Claire Acey had never been to a fortuneteller before July 2000 when, on a whim, she went to see Miss Bessie, a woman her co-workers had been talking about.
She was pleased to hear that she would meet a man during the next month and that even though things would take a little while to get started, he would be the one for her.
In August 2000, she met Norm Haughey at her sailing club's party. That November, she tracked him down by e-mail and they went on their first date. And on May 18, she married him at Old St. Paul's Church in Baltimore.
"I don't think I could go back" to Miss Bessie, says Acey, 36, who is director of publications and public relations for St. Paul's School in Brooklandville. "It was so eerily accurate."
Norm, a native of Winnipeg, Manitoba, Canada, who came to the area for a position at the National Institutes of Health, was attending his first crab feast when they met. Claire, who grew up in Mount Washington, was behind a booth selling crabs and, "I had no clue what to do with them," says Norm, 35.
As Norm learned the finer points of eating crabs, he started talking to Claire and they hit it off.
Claire expected to see Norm at another monthly sailing-club event, but he didn't come back. So, in the fall, she e-mailed the friend who had brought Norm to the party. She said she wanted to contact Norm because she was interested in his research.
Norm, now a research associate at the Johns Hopkins School of Medicine, gladly saw through her excuse and the two went out on a date. Claire says she felt self-conscious but thought, "Wow, I love this guy." Norm says he felt like he was saying the wrong things, but thought she was great.
They got over their initial nervousness and really clicked during a second date at a friend's birthday party. "Ever since, we have been attached at the hip," says Claire.
Over the next year they enjoyed spending time together -- often just walking around Canton and other Baltimore neighborhoods, or going to auctions and antiques shops. Claire, an avid sailor, has taken Norm boating, although much of the time when she's on the wate, he's indulging in his hobbies -- hang gliding and golf.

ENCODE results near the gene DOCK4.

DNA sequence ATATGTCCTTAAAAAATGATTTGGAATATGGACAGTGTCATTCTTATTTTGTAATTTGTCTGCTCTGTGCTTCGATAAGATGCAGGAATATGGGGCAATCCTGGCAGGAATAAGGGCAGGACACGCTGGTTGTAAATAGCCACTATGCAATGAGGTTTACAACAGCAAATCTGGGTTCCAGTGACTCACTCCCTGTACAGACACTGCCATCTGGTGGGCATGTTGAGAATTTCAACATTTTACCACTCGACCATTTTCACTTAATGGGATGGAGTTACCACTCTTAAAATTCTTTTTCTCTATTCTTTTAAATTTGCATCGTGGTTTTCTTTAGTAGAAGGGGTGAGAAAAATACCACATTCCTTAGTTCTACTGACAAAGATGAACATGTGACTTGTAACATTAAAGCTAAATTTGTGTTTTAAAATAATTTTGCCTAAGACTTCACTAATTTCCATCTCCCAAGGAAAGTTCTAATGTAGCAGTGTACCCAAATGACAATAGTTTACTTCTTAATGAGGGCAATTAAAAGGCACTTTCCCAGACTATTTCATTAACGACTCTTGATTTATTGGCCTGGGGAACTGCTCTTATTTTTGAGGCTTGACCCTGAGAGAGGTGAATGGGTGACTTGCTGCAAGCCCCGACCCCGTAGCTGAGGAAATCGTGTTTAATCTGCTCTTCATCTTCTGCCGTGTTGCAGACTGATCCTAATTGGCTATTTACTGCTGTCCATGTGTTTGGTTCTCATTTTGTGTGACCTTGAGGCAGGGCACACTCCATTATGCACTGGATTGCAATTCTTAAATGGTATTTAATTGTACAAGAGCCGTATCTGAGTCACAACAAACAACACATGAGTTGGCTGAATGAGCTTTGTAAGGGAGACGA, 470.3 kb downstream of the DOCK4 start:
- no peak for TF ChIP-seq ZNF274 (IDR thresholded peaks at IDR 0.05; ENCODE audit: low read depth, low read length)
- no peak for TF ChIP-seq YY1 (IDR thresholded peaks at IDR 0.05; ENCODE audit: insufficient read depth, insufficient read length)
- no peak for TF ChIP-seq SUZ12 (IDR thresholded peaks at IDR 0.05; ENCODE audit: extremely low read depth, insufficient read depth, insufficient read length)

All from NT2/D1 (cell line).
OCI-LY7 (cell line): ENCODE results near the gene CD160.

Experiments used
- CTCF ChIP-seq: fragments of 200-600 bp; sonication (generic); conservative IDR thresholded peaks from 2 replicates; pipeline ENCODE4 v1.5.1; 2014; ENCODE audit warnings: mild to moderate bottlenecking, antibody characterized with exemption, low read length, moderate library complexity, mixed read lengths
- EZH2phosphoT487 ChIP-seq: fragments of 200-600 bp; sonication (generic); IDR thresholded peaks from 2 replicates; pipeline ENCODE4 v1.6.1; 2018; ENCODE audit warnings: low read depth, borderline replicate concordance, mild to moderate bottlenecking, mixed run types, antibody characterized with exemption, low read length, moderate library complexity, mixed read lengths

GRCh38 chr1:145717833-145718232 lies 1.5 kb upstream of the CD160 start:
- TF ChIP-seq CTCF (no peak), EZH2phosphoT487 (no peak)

Norm says they both knew marriage was coming, and last summer, he went to Claire's parents to tell them of his intentions. He came home with a diamond ring that belonged to Claire's mother and asked her to marry him.
But in November 2001, Norm decided to buy Claire her own ring. He wanted to give it to her during a romantic walk by the water, but Claire, not knowing what he had planned, just wanted a convenient dinner in the neighborhood that night. Afterward, he coaxed her to walk on the nearby Johns Hopkins Homewood campus and found an attractive spot in the moonlight to propose again.
"I said, 'Absolutely,' " says Claire. "I would have been more cooperative if I'd known [his plans]."
They were married in Claire's childhood church in an Episcopal service that included a performance by the Boys' Choir of Old St. Paul's. The wedding party consisted of nine male friends and family members of the couple and one matron of honor.
After the ceremony, a jazz trio entertained guests for dinner and dancing in a pavilion at the St. Paul School.
The couple, who live in Charles Village, say their relationship grew quickly in part because they met when they were in their 30s.
"By this stage of life, we had a pretty good idea of exactly what we wanted," says Norm.
"Maybe it's age, maybe it's just wisdom" says Claire. "You know a good thing when you see one."